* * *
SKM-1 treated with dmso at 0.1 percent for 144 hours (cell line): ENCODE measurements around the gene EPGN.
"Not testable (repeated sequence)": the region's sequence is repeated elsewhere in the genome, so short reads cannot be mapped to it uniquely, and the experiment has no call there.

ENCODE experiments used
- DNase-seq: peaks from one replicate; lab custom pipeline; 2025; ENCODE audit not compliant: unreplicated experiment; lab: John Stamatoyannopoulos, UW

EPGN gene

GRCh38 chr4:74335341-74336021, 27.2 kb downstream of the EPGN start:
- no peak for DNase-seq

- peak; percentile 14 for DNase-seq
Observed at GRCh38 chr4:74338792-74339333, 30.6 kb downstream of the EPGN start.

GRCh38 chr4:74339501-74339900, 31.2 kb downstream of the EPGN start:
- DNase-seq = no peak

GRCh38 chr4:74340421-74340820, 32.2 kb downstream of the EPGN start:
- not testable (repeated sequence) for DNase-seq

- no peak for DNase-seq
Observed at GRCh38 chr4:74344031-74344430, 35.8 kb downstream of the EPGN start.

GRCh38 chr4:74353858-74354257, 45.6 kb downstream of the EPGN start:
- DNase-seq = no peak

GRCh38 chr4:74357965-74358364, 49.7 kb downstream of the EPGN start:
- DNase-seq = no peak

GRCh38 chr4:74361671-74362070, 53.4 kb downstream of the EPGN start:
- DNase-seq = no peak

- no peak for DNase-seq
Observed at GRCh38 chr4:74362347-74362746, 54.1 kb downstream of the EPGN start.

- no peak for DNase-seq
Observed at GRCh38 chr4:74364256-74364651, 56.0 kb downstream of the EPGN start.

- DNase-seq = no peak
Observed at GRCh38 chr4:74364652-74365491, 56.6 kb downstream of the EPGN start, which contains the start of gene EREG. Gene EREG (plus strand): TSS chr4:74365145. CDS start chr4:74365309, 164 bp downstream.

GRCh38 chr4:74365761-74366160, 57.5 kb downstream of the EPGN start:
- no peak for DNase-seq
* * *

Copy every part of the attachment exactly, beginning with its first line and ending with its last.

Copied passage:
SKM-1 treated with dmso at 0.1 percent for 144 hours (cell line): ENCODE measurements around the gene EPGN.
"Not testable (repeated sequence)": the region's sequence is repeated elsewhere in the genome, so short reads cannot be mapped to it uniquely, and the experiment has no call there.

ENCODE experiments used
- DNase-seq: peaks from one replicate; lab custom pipeline; 2025; ENCODE audit not compliant: unreplicated experiment; lab: John Stamatoyannopoulos, UW

EPGN gene

GRCh38 chr4:74335341-74336021, 27.2 kb downstream of the EPGN start:
- no peak for DNase-seq

- peak; percentile 14 for DNase-seq
Observed at GRCh38 chr4:74338792-74339333, 30.6 kb downstream of the EPGN start.

GRCh38 chr4:74339501-74339900, 31.2 kb downstream of the EPGN start:
- DNase-seq = no peak

GRCh38 chr4:74340421-74340820, 32.2 kb downstream of the EPGN start:
- not testable (repeated sequence) for DNase-seq

- no peak for DNase-seq
Observed at GRCh38 chr4:74344031-74344430, 35.8 kb downstream of the EPGN start.

GRCh38 chr4:74353858-74354257, 45.6 kb downstream of the EPGN start:
- DNase-seq = no peak

GRCh38 chr4:74357965-74358364, 49.7 kb downstream of the EPGN start:
- DNase-seq = no peak

GRCh38 chr4:74361671-74362070, 53.4 kb downstream of the EPGN start:
- DNase-seq = no peak

- no peak for DNase-seq
Observed at GRCh38 chr4:74362347-74362746, 54.1 kb downstream of the EPGN start.

- no peak for DNase-seq
Observed at GRCh38 chr4:74364256-74364651, 56.0 kb downstream of the EPGN start.

- DNase-seq = no peak
Observed at GRCh38 chr4:74364652-74365491, 56.6 kb downstream of the EPGN start, which contains the start of gene EREG. Gene EREG (plus strand): TSS chr4:74365145. CDS start chr4:74365309, 164 bp downstream.

GRCh38 chr4:74365761-74366160, 57.5 kb downstream of the EPGN start:
- no peak for DNase-seq